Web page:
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Article

Lia Nower and Kyle Caler

Gambling disorder is a significant public health concern. The recent and continued proliferation of land-based and interactive gambling opportunities has increased both accessibility and acceptability of gambling in the United States and abroad, resulting in greater and more varied participation. However, there is currently no designated federal funding for prevention, intervention, treatment, or research, and states are left to adopt varying standards on an ad hoc basis. Social workers receive little or no training in screening or treating problem gamblers, though research suggests that a significant proportion of those with mental health and other addictive disorders also gamble excessively. Raising awareness about the nature and scope of gambling disorder and its devastating implications for families and children is a first-step toward integrating gambling into prevention, assessment and treatment education in social work. This, in turn, will increase the chances of early identification and intervention across settings and insure that social workers can lend a knowledgeable and credible voice to addressing this hidden addiction.

Article

Mansoo Yu and Rachel Fischer

Tobacco use is a major public-health concern in the United States. Intervention and prevention strategies for tobacco use are an urgent public-health priority because tobacco use is the single most preventable cause of death. To help social workers better understand tobacco use problems, this entry presents an overview, including definitions of terms, the scope and impact of tobacco use problems in terms of different segments of the population (that is, age, gender, race or ethnicity, geographic location, and education level or socioeconomic status), etiology of tobacco use (for example, biological or genetic; psychiatric; psychosocial; or environmental or sociocultural factors), policy history, tobacco prevention, clinical issues (such as cessation desire, treatment and success, or screening tools for tobacco use disorder and tobacco withdrawal), and practice interventions for tobacco use problems. Based on the information, the roles of social workers will be addressed.

Article

Peter J. Delany, Jane Sanville, and Joseph J. Shields

Substance use and comorbid mental health disorders are widespread in the United States. Recent data suggests that previous declines in substance use among adolescents ages 12–17 years and young adults ages 18–25 observed between 2002 and 2014 may be abating. In fact, research suggests that alcohol, tobacco, and marijuana use may be increasing in response to the social distancing and isolation related to COVID-19 restrictions. Drug use contributes to overdoses, poor health status, loss of income, family violence, accidents, auto fatalities, removal of children from a home, and impaired mental, emotional, and behavioral development in children. Substance misuse, substance use disorders, and related comorbid mental health and social problems are not inevitable. Substance use prevention services focus on strengthening protective factors and reducing risk factors that put individuals, families, and communities at risk for substance abuse and related health and social consequences. The social work profession performs an important role in advancing and implementing substance abuse prevention, not only in preventing the use and misuse of alcohol and other drugs and related negative health, mental health and economic outcomes, but also in working to improve the overall health of communities through intervention programs and policies.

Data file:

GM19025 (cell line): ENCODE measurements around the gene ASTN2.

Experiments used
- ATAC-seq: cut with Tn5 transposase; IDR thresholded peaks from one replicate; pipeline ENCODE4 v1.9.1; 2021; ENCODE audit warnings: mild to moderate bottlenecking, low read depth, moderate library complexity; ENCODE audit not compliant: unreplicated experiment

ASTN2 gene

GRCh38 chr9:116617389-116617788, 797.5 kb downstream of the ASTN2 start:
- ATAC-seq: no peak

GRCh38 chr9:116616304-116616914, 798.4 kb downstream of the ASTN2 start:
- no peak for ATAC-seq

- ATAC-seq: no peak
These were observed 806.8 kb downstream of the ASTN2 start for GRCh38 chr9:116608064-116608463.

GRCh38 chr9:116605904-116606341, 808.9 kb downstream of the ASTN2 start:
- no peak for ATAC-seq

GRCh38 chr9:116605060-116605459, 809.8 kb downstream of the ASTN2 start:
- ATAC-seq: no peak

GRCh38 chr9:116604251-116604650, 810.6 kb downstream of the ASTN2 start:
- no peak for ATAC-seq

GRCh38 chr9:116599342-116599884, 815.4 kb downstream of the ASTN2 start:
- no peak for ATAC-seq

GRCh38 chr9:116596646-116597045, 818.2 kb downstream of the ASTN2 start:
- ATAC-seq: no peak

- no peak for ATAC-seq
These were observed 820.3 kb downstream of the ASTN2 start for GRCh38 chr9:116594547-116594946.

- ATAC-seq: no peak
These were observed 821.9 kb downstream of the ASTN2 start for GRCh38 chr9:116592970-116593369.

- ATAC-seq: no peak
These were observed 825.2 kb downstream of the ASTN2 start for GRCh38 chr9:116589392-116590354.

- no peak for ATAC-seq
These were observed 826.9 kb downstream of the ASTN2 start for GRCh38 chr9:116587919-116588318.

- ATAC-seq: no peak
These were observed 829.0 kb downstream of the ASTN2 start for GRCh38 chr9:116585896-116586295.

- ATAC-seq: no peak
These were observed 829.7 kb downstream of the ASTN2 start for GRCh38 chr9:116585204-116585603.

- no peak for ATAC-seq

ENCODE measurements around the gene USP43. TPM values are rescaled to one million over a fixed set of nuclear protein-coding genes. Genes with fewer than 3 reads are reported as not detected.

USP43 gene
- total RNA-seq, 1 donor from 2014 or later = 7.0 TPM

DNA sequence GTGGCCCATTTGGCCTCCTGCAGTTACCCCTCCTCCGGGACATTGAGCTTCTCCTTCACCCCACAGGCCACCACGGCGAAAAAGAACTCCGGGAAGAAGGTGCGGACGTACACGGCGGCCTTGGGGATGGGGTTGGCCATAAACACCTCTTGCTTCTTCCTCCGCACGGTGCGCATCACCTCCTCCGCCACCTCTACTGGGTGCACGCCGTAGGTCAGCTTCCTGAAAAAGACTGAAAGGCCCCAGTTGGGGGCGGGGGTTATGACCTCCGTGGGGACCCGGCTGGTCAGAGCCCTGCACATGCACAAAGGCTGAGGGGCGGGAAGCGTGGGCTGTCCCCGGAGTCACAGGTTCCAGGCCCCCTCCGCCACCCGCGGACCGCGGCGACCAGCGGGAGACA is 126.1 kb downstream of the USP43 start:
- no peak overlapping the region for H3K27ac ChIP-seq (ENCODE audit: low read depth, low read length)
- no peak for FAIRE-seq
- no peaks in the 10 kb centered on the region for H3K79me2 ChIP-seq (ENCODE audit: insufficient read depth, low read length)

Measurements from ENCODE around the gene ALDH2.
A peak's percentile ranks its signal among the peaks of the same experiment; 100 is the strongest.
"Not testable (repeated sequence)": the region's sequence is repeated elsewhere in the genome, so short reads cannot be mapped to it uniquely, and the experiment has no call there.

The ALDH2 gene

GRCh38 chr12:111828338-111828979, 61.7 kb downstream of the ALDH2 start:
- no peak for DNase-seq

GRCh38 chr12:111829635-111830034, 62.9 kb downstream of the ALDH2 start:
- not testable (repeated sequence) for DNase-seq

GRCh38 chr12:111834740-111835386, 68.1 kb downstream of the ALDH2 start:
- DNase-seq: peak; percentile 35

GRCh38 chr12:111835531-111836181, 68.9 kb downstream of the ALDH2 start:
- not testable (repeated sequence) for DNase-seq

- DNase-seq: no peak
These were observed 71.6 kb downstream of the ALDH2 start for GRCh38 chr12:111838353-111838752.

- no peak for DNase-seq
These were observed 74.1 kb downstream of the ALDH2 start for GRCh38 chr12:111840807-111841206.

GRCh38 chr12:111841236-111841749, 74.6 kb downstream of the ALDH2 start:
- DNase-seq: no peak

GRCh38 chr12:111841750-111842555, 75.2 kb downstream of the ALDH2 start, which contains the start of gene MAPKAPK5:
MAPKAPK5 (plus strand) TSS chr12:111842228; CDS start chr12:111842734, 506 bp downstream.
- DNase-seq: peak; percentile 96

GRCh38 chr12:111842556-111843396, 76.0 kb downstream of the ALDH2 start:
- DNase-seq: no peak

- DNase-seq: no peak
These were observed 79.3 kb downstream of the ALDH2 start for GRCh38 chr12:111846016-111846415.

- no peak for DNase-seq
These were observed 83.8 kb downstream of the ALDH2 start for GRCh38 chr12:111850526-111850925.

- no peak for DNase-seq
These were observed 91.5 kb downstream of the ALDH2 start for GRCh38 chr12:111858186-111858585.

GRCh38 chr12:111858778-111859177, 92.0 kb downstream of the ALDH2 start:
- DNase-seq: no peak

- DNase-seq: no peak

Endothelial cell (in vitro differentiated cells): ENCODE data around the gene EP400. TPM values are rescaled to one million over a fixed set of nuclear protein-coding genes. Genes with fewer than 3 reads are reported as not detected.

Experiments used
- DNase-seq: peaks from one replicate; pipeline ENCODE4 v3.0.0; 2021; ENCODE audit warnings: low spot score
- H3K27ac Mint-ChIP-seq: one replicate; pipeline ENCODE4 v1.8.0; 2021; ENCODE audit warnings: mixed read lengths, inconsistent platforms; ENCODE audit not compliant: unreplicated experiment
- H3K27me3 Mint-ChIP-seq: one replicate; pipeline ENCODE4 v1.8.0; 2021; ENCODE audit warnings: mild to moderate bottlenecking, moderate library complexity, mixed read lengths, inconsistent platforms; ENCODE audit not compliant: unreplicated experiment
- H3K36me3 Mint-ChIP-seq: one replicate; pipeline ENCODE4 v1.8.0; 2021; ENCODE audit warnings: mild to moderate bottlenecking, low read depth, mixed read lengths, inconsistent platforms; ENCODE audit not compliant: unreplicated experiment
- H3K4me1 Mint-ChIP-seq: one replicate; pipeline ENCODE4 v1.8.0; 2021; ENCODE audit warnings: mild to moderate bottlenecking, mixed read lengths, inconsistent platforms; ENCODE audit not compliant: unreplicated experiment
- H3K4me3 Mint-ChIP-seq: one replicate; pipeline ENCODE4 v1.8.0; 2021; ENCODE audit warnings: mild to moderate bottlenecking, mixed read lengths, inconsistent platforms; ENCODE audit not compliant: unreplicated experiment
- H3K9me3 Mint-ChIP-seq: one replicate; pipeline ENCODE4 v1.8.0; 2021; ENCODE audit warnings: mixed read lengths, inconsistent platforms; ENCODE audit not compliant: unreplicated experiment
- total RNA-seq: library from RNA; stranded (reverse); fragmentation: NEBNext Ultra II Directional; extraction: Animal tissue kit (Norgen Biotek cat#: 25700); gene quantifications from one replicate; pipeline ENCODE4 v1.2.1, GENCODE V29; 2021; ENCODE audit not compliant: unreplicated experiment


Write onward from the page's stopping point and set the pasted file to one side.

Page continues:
Article

Maryann Amodeo and Luz Marilis López

This entry focuses on practice interventions for working with families and individuals including behavioral marital therapy, transitional family therapy, and the developmental model of recovery, as well as motivational interviewing, cognitive-behavioral therapy, relapse prevention training, and harm reduction therapy. A commonality in these intervention frameworks is their view of the therapeutic work in stages—from active drinking and drug use, to deciding on change, to movement toward change and recovery. We also identify skills that equip social work practitioners to make a special contribution to alcohol and other drug (AOD) interventions and highlight factors to consider in choosing interventions. There are a range of practice interventions for clients with AOD problems based on well-controlled research.

Article

Beth Angell